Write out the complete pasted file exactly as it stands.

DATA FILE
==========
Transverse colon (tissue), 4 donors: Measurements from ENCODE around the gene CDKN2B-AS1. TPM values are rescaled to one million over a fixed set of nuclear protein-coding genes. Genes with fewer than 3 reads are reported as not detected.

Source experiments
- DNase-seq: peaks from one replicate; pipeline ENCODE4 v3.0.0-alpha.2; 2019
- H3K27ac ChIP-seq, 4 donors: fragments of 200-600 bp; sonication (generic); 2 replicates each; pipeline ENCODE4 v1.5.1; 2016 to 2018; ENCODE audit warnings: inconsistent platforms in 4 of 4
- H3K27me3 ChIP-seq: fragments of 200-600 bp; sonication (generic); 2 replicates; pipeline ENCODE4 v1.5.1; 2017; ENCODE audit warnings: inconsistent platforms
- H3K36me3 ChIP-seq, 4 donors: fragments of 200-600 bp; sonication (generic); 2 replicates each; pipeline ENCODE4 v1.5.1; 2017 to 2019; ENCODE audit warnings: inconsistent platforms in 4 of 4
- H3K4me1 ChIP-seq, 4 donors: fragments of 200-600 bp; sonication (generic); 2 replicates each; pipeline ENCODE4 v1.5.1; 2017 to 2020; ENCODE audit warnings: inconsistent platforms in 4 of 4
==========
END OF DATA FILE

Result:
Transverse colon (tissue), 4 donors: Measurements from ENCODE around the gene CDKN2B-AS1. TPM values are rescaled to one million over a fixed set of nuclear protein-coding genes. Genes with fewer than 3 reads are reported as not detected.

Source experiments
- DNase-seq: peaks from one replicate; pipeline ENCODE4 v3.0.0-alpha.2; 2019
- H3K27ac ChIP-seq, 4 donors: fragments of 200-600 bp; sonication (generic); 2 replicates each; pipeline ENCODE4 v1.5.1; 2016 to 2018; ENCODE audit warnings: inconsistent platforms in 4 of 4
- H3K27me3 ChIP-seq: fragments of 200-600 bp; sonication (generic); 2 replicates; pipeline ENCODE4 v1.5.1; 2017; ENCODE audit warnings: inconsistent platforms
- H3K36me3 ChIP-seq, 4 donors: fragments of 200-600 bp; sonication (generic); 2 replicates each; pipeline ENCODE4 v1.5.1; 2017 to 2019; ENCODE audit warnings: inconsistent platforms in 4 of 4
- H3K4me1 ChIP-seq, 4 donors: fragments of 200-600 bp; sonication (generic); 2 replicates each; pipeline ENCODE4 v1.5.1; 2017 to 2020; ENCODE audit warnings: inconsistent platforms in 4 of 4